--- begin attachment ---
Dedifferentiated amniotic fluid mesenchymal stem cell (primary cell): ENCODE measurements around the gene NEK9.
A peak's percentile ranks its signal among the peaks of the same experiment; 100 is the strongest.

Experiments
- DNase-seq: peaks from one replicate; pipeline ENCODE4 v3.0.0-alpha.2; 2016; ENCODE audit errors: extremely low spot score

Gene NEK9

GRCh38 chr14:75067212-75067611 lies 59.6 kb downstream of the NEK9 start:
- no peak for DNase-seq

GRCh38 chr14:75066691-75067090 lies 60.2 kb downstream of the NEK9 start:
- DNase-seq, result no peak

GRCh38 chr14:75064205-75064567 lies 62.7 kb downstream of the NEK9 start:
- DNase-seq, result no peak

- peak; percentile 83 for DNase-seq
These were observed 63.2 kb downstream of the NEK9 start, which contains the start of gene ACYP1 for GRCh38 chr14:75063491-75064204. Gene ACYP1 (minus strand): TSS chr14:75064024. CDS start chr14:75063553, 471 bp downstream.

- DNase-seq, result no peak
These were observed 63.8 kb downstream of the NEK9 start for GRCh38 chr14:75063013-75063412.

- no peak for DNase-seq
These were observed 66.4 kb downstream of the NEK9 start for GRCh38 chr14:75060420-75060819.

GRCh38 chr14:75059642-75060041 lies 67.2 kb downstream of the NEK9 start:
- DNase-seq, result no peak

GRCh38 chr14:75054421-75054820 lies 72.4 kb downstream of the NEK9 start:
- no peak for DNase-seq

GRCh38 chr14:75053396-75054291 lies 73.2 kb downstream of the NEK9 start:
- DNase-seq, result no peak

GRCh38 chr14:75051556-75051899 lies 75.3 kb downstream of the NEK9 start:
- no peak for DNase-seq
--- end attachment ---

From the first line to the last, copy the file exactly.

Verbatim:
Dedifferentiated amniotic fluid mesenchymal stem cell (primary cell): ENCODE measurements around the gene NEK9.
A peak's percentile ranks its signal among the peaks of the same experiment; 100 is the strongest.

Experiments
- DNase-seq: peaks from one replicate; pipeline ENCODE4 v3.0.0-alpha.2; 2016; ENCODE audit errors: extremely low spot score

Gene NEK9

GRCh38 chr14:75067212-75067611 lies 59.6 kb downstream of the NEK9 start:
- no peak for DNase-seq

GRCh38 chr14:75066691-75067090 lies 60.2 kb downstream of the NEK9 start:
- DNase-seq, result no peak

GRCh38 chr14:75064205-75064567 lies 62.7 kb downstream of the NEK9 start:
- DNase-seq, result no peak

- peak; percentile 83 for DNase-seq
These were observed 63.2 kb downstream of the NEK9 start, which contains the start of gene ACYP1 for GRCh38 chr14:75063491-75064204. Gene ACYP1 (minus strand): TSS chr14:75064024. CDS start chr14:75063553, 471 bp downstream.

- DNase-seq, result no peak
These were observed 63.8 kb downstream of the NEK9 start for GRCh38 chr14:75063013-75063412.

- no peak for DNase-seq
These were observed 66.4 kb downstream of the NEK9 start for GRCh38 chr14:75060420-75060819.

GRCh38 chr14:75059642-75060041 lies 67.2 kb downstream of the NEK9 start:
- DNase-seq, result no peak

GRCh38 chr14:75054421-75054820 lies 72.4 kb downstream of the NEK9 start:
- no peak for DNase-seq

GRCh38 chr14:75053396-75054291 lies 73.2 kb downstream of the NEK9 start:
- DNase-seq, result no peak

GRCh38 chr14:75051556-75051899 lies 75.3 kb downstream of the NEK9 start:
- no peak for DNase-seq